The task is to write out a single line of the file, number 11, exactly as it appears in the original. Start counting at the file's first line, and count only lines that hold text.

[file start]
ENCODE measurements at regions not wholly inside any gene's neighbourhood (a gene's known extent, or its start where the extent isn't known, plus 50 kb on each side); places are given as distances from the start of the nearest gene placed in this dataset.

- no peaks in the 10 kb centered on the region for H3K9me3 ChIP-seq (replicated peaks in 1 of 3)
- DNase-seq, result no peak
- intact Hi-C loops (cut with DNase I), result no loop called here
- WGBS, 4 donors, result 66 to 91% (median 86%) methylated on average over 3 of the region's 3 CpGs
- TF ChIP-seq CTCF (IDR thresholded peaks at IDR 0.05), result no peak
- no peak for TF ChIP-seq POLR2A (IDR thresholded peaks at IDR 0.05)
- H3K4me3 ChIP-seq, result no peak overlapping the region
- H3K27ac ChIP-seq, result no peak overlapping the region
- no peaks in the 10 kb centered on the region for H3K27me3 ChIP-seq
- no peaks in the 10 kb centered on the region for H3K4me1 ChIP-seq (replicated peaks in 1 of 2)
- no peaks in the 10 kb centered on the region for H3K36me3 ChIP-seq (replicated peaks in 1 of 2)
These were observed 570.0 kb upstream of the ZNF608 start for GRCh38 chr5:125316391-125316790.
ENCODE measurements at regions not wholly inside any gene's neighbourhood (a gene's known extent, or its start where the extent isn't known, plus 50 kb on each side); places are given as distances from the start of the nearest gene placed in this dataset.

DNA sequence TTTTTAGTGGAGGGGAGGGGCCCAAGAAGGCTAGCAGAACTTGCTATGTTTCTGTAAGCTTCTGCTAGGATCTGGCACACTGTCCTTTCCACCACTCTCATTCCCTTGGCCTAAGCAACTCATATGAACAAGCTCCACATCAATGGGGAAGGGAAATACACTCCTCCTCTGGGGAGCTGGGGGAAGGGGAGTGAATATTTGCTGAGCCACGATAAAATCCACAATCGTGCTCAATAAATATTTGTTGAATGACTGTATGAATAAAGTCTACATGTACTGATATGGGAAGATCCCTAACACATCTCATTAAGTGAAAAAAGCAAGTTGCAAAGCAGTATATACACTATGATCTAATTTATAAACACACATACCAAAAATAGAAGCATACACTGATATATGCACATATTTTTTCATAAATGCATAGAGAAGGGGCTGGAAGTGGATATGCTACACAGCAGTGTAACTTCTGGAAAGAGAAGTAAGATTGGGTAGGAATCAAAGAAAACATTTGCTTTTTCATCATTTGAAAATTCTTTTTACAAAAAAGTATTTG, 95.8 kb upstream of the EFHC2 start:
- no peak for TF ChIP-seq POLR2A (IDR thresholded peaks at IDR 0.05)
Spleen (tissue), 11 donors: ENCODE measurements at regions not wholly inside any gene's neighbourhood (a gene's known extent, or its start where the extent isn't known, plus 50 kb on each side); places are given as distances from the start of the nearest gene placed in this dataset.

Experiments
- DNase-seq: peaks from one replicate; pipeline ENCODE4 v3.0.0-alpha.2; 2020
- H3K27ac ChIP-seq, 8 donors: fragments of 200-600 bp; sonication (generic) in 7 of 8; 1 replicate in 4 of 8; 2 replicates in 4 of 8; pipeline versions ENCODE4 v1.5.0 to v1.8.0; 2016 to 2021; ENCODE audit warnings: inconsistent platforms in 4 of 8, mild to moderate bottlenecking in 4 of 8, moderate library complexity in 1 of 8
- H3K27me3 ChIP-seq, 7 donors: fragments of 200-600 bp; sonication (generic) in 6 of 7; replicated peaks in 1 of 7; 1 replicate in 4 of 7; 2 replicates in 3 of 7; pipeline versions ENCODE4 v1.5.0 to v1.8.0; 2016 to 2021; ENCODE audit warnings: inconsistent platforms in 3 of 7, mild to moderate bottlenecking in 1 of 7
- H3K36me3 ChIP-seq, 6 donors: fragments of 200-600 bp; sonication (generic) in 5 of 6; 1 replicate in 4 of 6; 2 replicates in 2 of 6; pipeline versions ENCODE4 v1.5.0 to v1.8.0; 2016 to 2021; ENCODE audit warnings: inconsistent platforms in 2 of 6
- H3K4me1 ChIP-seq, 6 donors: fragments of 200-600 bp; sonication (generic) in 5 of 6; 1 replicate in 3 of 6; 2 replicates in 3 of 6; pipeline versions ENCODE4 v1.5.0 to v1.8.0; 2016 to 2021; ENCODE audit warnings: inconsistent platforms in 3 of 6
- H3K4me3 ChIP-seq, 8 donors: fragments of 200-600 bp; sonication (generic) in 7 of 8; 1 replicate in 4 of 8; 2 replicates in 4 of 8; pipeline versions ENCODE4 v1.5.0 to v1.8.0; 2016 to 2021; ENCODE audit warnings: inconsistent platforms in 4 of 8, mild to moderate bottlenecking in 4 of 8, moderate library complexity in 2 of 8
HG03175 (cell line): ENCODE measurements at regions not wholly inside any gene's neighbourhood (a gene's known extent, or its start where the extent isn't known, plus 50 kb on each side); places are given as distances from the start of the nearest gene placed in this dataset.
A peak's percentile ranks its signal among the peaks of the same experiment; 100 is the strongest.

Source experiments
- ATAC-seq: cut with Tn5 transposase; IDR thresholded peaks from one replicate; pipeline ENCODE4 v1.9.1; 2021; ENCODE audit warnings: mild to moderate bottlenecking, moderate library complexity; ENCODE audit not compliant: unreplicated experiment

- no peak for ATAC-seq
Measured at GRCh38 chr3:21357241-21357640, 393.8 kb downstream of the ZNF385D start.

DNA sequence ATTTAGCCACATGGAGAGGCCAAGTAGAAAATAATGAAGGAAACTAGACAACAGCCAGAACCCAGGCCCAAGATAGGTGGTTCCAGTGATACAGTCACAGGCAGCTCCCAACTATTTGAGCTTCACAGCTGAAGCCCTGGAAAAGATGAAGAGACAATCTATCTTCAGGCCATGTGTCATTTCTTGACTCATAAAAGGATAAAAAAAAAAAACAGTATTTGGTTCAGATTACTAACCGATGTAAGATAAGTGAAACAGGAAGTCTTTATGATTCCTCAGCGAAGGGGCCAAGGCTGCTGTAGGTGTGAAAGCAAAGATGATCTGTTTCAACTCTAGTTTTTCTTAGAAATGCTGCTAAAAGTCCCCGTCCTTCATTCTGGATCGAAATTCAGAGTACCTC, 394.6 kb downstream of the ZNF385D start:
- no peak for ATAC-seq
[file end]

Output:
- no peaks in the 10 kb centered on the region for H3K4me1 ChIP-seq (replicated peaks in 1 of 2)